Today marks the first day of the passenger flight, Malaysia Airlines Flight 17 (MH17) trials at the Schiphol Judicial Complex. The trial involves three Russian citizens and one Ukrainian who have been suspected of involvement in the transport of the Buk rocket which brought down the flight.
Moscow denies involvement in the tragedy and Russian officials are denunciating the proceedings.
Not surprisingly, none of the defendants (Igor Girkin, Sergei Dubinsky, Oleg Pulatov and Leonid Kharchenko) will be present at the trial since neither Ukraine nor Russia will extradite its citizens- but one will have a defence team present at the trial. The court has also noted that it will accept video testimony.
The first part of the trial is largely procedural, in which aspects of whether the trial can be conducted in absentia, or in absence of those accused will be determined. This means that the substantial aspects (namely whether the defendants are guilty) will follow much later. This means that the overall process is likely to take years, according to the NOS.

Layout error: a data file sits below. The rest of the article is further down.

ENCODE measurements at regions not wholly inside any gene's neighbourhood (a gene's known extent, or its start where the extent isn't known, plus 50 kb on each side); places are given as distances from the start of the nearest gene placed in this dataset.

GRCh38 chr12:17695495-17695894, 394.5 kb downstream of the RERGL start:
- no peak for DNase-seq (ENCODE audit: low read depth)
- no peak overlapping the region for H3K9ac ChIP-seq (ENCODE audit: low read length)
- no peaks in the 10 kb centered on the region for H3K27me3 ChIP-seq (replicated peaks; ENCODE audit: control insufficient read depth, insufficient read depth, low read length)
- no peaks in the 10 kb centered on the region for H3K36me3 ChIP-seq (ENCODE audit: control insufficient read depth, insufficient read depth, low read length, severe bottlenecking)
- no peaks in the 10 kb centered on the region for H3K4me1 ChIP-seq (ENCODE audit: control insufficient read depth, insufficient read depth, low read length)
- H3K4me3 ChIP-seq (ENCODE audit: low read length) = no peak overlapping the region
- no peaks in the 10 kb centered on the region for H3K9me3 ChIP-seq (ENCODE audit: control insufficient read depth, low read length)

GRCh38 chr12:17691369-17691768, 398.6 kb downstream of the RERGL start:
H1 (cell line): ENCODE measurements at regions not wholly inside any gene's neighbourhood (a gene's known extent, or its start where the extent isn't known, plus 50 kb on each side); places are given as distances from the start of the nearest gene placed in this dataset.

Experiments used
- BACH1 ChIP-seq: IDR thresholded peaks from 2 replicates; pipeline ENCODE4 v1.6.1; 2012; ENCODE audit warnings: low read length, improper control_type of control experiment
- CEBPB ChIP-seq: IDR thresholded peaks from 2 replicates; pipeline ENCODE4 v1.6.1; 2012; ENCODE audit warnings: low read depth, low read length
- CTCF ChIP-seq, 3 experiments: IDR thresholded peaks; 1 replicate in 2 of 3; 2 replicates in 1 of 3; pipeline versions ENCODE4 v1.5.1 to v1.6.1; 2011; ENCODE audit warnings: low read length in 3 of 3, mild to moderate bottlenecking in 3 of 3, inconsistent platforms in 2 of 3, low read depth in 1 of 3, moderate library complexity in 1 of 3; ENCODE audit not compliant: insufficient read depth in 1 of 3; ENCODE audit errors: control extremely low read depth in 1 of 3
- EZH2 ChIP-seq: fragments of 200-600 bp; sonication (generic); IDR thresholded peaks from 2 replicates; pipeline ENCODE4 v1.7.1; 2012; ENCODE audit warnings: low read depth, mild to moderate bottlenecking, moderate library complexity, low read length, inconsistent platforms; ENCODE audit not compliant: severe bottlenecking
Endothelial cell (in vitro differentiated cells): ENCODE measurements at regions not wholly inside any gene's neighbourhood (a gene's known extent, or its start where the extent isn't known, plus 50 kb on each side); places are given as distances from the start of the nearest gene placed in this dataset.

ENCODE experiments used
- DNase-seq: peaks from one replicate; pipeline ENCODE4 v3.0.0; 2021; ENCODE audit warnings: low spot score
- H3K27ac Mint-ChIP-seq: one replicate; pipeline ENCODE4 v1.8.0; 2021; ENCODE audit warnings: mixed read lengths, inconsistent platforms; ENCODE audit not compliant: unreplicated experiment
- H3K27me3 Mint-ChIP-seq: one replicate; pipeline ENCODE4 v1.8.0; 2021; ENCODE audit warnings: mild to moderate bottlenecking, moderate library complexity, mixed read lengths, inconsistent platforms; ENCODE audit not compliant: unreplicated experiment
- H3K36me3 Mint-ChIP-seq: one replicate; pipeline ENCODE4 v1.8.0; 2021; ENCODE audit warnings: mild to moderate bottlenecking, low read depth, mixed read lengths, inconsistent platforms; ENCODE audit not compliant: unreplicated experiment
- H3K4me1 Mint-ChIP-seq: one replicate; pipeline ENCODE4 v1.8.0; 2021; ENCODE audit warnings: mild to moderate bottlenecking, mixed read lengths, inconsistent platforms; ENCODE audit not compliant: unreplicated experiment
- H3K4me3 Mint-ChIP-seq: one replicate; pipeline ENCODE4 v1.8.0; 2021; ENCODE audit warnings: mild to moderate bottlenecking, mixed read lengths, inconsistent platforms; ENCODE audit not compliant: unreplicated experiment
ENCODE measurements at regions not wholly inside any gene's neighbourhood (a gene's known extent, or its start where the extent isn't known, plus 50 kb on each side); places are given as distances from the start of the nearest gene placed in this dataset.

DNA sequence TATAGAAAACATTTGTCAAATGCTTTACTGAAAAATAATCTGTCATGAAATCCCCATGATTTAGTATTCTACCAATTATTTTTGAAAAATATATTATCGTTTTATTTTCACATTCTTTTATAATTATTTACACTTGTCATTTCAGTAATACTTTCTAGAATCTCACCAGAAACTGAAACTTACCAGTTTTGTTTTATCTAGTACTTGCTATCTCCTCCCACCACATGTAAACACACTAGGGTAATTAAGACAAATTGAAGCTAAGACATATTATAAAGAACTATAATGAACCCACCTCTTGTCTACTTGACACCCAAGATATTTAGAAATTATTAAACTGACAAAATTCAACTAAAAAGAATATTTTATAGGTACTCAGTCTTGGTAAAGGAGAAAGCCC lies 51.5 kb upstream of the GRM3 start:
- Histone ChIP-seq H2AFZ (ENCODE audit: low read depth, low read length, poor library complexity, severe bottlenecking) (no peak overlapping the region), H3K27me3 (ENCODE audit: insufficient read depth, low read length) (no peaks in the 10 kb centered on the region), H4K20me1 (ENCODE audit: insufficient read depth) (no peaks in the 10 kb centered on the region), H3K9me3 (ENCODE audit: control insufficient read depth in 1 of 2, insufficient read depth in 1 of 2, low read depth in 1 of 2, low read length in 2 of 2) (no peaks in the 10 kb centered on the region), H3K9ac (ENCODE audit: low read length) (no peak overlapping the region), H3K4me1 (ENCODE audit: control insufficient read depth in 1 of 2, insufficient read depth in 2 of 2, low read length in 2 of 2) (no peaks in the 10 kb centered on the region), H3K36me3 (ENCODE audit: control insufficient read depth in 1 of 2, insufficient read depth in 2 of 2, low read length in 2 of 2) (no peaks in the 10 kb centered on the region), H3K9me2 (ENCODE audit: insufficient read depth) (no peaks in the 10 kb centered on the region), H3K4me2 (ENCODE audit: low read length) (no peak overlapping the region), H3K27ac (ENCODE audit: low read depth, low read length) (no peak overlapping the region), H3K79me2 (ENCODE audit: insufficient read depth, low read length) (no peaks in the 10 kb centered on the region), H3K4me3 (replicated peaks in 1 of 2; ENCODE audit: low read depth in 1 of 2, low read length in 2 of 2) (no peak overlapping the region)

298 people perished aboard the flight, which was shot down while flying over Ukraine on July 17, 2014. MH17 was flying over the territory in the midst of a conflict between Russian-backed rebels and Ukraine in the east, and investigators have claimed to have proof that the missile came from a Russian military base.
Whether or not the defendants are present, the trial is particularly important for the families of the victims, as it provides an avenue for closure and helps in delivering them some form of justice.
How else can the families of the victims in the Netherlands be granted justice? Let us know your thoughts in the comments.
Feature image: Hille Hillenga/Wikimedia Commons